In the beginning of his legendary career, Kirk Douglas b. Issur Danielovitch, was almost typecast as a well-meaning but ineffectual husband as in, The Strange Love of Martha Ivers, 1946, and A Letter to Three Wives, 1949. His performances in these two films are more than competent. But his career really took off when he played bitter, cynical men motivated by rage: Champion, 1949, Ace in the Hole, 1951, The Bad and the Beautiful, 1952, Paths of Glory, 1957, Spartacus, 1960, and his favorite film Lonely Are the Brave, 1962.
Douglas was never a conventional leading man. Though handsome as a fairy tale prince, he wielded his masculine beauty like a weapon. There was none of the gruff charm that made Gable the King of Hollywood; nor was Douglas an elegant, urbane gentleman like William Powell or Cary Grant.
He excelled at playing, in his own words, “sons of bitches.”
Douglas always felt like an outsider. And his fine memoir, The Ragman’s Son, touchingly reveals a chronically damaged self-image. The only son of illiterate Jewish Russian immigrants, Douglas was terrified of Herschel, his distant, hard-drinking, often violent father. But, like so many Hollywood stars, Douglas was deeply attached to his gentle, long-suffering mother Bryna. In fact, Douglas named his film company Bryna Productions.
Raised in Amsterdam, New York, twenty-eight miles northwest of Albany, Douglas describes the city as “WASP town.” For traditional Jews from the Ukraine this new world was blessedly free in spite of the anti-Semitism that was common.
The rage that is at the heart of actor Kirk Douglas has its genesis in his difficult childhood.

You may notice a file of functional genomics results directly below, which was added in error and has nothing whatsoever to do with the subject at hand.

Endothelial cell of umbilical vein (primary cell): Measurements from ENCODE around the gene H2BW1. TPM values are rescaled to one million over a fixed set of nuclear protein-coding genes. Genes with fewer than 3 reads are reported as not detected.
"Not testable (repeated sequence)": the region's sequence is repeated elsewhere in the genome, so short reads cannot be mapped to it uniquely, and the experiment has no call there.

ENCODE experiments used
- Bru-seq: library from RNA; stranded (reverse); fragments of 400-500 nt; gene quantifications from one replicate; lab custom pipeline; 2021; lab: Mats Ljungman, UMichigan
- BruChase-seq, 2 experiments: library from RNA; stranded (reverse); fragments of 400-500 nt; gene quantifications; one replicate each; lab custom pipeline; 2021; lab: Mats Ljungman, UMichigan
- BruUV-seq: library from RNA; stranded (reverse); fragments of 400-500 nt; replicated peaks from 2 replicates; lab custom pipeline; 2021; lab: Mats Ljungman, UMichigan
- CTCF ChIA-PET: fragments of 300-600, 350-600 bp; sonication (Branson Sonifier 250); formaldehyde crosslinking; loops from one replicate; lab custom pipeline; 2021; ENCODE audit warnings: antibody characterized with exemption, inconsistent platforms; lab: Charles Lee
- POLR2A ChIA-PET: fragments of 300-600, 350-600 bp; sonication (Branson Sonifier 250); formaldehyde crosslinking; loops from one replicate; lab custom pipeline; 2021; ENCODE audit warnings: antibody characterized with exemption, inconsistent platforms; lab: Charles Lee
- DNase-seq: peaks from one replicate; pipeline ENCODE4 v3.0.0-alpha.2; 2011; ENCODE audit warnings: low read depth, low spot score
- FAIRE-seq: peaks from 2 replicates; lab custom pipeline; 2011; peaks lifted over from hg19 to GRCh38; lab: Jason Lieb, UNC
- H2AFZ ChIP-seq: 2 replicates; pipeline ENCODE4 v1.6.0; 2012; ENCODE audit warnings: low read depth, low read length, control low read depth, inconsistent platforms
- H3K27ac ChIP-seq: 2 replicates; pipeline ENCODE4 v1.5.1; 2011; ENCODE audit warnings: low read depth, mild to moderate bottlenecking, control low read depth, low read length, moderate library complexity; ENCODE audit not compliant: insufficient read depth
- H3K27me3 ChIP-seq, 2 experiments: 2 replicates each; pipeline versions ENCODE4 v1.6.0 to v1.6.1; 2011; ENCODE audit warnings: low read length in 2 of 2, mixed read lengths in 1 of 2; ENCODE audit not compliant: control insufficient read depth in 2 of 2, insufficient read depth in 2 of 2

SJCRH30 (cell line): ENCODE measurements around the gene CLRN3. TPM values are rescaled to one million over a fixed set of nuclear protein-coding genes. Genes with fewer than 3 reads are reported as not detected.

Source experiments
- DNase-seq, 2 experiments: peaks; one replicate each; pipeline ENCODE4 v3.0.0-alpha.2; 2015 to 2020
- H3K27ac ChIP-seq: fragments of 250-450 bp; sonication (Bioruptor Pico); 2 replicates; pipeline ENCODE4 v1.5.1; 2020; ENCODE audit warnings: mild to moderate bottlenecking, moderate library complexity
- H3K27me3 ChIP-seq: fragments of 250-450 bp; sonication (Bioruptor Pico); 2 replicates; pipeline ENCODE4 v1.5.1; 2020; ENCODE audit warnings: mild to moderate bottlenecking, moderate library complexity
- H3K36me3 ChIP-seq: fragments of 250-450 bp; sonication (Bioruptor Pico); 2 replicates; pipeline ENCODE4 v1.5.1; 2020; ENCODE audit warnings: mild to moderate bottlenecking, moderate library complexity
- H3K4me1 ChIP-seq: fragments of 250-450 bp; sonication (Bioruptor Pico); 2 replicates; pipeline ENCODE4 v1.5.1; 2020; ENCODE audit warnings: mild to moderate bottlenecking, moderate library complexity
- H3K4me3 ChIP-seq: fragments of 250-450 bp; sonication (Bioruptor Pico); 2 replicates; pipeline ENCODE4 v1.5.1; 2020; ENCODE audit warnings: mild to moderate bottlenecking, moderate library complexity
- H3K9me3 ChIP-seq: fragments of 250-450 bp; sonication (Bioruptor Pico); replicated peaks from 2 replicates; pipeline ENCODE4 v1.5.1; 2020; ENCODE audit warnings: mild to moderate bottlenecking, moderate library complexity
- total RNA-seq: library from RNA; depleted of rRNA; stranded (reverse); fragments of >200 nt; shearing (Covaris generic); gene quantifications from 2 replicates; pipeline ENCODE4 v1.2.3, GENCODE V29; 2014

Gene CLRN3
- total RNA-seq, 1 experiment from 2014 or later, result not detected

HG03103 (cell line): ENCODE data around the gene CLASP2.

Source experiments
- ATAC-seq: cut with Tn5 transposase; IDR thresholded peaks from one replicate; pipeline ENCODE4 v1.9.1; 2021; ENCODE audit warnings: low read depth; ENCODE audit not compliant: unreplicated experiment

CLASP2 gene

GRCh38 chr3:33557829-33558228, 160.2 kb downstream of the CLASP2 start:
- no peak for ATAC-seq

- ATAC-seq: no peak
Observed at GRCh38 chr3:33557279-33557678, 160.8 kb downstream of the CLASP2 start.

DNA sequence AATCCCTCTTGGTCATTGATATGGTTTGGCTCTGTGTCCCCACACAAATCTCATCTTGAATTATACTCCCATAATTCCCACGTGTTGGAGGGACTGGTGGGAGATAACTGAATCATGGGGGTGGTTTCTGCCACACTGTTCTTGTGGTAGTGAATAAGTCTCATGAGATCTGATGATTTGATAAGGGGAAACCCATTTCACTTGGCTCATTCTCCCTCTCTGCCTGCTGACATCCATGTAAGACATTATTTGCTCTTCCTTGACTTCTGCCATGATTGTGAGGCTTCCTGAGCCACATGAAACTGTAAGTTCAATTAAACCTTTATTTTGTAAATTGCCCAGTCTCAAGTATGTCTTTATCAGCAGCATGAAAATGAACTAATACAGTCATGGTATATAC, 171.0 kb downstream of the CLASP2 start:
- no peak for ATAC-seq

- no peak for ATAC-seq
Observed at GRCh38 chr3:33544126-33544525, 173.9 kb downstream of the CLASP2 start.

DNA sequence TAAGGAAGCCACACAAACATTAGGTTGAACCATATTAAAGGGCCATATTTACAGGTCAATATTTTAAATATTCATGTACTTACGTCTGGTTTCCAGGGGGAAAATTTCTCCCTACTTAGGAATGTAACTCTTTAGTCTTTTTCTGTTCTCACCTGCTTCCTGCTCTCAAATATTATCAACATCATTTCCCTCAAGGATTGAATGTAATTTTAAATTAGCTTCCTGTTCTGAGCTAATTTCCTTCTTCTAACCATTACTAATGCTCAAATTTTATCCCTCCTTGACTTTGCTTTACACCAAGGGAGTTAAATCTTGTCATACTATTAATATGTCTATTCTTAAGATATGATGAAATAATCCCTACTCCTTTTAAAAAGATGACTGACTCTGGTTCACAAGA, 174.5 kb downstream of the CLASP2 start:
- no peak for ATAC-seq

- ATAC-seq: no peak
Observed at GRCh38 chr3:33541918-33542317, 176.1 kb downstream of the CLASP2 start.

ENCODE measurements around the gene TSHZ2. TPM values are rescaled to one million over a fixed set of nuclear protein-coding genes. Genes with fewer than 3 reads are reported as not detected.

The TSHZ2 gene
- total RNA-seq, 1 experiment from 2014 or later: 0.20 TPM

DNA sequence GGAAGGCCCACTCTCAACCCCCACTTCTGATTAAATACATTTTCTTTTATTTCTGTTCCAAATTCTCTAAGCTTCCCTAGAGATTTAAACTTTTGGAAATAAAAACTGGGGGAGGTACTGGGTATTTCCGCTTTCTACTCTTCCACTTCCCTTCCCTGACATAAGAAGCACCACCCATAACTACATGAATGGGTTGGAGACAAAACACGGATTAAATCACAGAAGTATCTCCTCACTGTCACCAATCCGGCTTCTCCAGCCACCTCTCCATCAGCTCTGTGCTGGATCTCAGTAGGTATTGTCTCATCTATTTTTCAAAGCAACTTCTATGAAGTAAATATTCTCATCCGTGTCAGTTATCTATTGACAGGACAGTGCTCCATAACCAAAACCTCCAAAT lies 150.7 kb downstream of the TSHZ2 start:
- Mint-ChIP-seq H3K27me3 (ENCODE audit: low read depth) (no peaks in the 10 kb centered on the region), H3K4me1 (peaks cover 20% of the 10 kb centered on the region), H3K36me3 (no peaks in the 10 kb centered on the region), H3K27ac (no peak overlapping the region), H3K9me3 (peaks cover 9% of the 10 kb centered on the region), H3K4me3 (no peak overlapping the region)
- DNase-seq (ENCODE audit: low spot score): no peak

In his senior year of high school, young Issur was looking forward to attending the school prom:
… I had never been to a school dance in the evening because I didn’t have the clothes or the money. I was a pretty good dancer, especially with a step called the glide and dip. But senior year, I decided to save up and go to the Senior Prom. It was a big event to me, my first prom.
There was a girl, Ann Brown. She was pretty and always wore nice clean dresses. She lived on Market Hill, the rich part of town. I danced with her sometimes during lunch hour. I felt she liked me. I invited her to go with me. She said yes! I was ecstatic, counted my pennies to make sure I had enough for the ticket and a nice corsage. I was going to press my suit carefully.
The next day I came to school very happy. I saw her, my date for the prom, and waved. She didn’t wave back. That’s strange, I thought. I guess she didn’t see me. During lunch hour when people were dancing, I couldn’t quite seem to get her attention. I didn’t understand. I ran up to her and she turned away. Finally, I trapped her in the corridor.
She started to stutter, then finally said, “I can’t go to the prom with you.”
My heart sank. I was bewildered. She had seemed so happy about it the day before. “Why?”
She wouldn’t answer. I insisted.“Why? Have I done something?”
“No.” Long pause. “My father won’t let me.”
I said, “I’m sure the prom won’t be very late. I’ll get you home whenever he’d like.”
“No, no,” she said. “It’s not that.”
“Well what is it?”
“Because you’re a Jew and your father’s a ragman!” She ran away.
I just stood there with my mouth open. Certainly it was not new to me to be persecuted for being a Jew. But somehow I didn’t associate it with this nice, freshly scrubbed American girl with her well-pressed dresses. I couldn’t believe it. I knew that she came from a wealthy family and her father was a college graduate. I had always thought that people who hated Jews were like my immigrant neighbors who had come from a tough background with no education.
The night of the prom arrived. I had already told many people that I was going, and I was expected to go, because I was on the dance committee. But I didn’t go.
To deal with the pain and rejection young Issur—already fascinated by the make-believe world of theater—escaped reality by retreating into a protective shell, into comforting dreams and pleasant fantasies.
Thus was born the actor Kirk Douglas.